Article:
listing page cached by google

I believe that the tech support department may actually be referring to outdated pages that are still included in Google’s index and showing up in the search results pages (SERPS), rather than Google cached pages.

When a page is discovered and crawled by Google, they may include in their index. This is what we refer to as a page that has been indexed by Google. These indexed pages may appear in the SERPS for a while after the page on is removed and/or updated. Google would need to crawl or re-crawl a page before they update their index and/or their cache of the indexed page.

When a visitor searches Google for a company, the company’s outdated name, phone number or address can show up in the title and/or description snippet of Google’s SERPS, even if the actual listing is updated on a particular internet yellow page (IYP) venue. In this case, this is because Google has yet to re-crawl the page and does not know that the new data exists.

Different Databases?

On another note, it seems to me that Angie’s List is indicating that logged-in members see different listing data than non-members do. Could it be that the live/public listings are shown from a different database? Is the public-facing database updated on a different timeline? I personally think this could be part of the reason I see outdated info on the live listing when tech support tells me the listing was already updated and that members are seeing it correctly.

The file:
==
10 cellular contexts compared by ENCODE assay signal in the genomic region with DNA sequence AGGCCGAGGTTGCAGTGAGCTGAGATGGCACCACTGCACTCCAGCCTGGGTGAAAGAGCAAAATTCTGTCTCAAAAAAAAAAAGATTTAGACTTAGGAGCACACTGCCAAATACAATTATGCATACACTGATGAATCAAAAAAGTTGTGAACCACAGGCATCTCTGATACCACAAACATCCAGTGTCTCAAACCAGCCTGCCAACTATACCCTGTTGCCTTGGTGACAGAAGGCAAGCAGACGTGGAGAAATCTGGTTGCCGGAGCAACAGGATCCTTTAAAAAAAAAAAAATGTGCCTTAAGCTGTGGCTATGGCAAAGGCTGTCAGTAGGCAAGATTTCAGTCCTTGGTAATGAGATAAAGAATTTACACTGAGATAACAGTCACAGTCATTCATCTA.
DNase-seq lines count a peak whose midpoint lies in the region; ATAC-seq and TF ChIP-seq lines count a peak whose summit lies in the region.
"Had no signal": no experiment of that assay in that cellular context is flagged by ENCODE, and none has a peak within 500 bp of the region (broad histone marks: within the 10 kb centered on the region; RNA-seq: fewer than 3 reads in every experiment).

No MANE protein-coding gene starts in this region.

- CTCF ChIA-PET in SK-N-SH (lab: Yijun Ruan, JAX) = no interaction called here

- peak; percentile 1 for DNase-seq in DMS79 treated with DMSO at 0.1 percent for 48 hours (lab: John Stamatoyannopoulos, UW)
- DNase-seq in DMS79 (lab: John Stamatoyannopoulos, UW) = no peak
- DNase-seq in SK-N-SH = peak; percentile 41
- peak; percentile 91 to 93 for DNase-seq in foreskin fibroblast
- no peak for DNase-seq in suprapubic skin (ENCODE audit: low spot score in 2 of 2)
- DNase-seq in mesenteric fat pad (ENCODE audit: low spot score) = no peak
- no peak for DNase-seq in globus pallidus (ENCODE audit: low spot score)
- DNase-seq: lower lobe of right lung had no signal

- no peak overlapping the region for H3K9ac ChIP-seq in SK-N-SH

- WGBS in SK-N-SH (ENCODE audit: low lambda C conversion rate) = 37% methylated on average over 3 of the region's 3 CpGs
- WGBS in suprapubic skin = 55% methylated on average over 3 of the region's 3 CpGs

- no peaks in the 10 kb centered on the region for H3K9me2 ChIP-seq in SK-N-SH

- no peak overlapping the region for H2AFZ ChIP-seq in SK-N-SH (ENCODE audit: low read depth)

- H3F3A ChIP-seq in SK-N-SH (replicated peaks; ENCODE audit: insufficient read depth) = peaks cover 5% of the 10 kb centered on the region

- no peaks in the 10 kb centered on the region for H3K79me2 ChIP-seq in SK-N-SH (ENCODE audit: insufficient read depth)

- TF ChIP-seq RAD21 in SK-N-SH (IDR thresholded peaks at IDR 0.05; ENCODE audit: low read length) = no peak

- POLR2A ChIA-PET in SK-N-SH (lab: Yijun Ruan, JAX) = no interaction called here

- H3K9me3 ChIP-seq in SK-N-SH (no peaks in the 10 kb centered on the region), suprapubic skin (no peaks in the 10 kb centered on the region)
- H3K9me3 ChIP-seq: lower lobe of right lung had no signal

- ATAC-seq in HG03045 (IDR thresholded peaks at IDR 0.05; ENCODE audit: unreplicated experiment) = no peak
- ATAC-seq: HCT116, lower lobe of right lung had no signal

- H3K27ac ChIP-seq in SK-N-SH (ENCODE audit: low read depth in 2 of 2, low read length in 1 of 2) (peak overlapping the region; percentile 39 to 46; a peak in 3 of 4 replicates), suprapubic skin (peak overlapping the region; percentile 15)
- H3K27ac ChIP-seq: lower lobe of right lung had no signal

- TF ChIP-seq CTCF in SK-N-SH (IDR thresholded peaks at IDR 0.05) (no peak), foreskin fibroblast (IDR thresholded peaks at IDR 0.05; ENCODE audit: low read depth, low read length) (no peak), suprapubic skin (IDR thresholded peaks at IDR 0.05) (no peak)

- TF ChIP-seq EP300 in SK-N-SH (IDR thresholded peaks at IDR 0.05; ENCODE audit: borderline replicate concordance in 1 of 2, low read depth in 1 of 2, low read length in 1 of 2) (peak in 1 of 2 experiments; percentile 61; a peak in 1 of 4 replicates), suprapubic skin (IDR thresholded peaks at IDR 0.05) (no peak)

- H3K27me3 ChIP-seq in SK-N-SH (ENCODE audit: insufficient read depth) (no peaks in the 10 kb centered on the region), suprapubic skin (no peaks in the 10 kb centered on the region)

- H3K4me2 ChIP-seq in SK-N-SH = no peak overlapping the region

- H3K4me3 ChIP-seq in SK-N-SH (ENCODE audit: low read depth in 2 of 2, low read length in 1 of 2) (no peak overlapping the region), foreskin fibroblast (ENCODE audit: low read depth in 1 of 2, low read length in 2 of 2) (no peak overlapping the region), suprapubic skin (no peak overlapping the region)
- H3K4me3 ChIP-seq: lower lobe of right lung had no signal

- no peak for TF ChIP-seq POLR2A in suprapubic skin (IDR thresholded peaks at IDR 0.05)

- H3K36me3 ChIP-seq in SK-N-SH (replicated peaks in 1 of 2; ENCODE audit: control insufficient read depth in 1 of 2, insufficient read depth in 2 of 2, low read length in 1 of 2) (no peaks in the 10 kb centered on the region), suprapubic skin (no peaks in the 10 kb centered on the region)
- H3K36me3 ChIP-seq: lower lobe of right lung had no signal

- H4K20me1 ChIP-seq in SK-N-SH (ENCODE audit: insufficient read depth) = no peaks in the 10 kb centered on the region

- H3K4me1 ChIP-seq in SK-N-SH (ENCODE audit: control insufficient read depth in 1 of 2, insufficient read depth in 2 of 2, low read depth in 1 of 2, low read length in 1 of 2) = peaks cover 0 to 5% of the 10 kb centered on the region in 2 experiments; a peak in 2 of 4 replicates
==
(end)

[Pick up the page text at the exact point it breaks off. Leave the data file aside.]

If this is the case, then Angie’s List administration needs to re-train the tech support staff and update the scripts that they all copy/paste in their replies.

They seem to blame it all on Google’s cache, when it is most likely that the public-facing listing data (which they don’t understand actually do exist) gets updated a little slower than the member-only visible database. If anyone knows differently, please let me know through our contact form.

Update: When following up with support regarding another client, they replied to me by sending me a ‘Business Change Questionnaire’ Word document attached to the email. The document says that “The completed questionnaire will help Angie’s List maintain up-to-date company records reflecting the significant business changes.”

Here is the main info they want to know (if ‘yes’ then you have to answer a bunch more questions):

  • Is the company ownership changing?
  • Is the company name changing?
  • Is the company honoring warranties from the previous owner/business?
  • Is the company contact info (phone #, address, or email address) changing?
  • Are the company’s services changing?

Does this mean that they believe me that the info on the live, public, listing actually needs to be updated somewhere on their end? 🙂 We’ll see!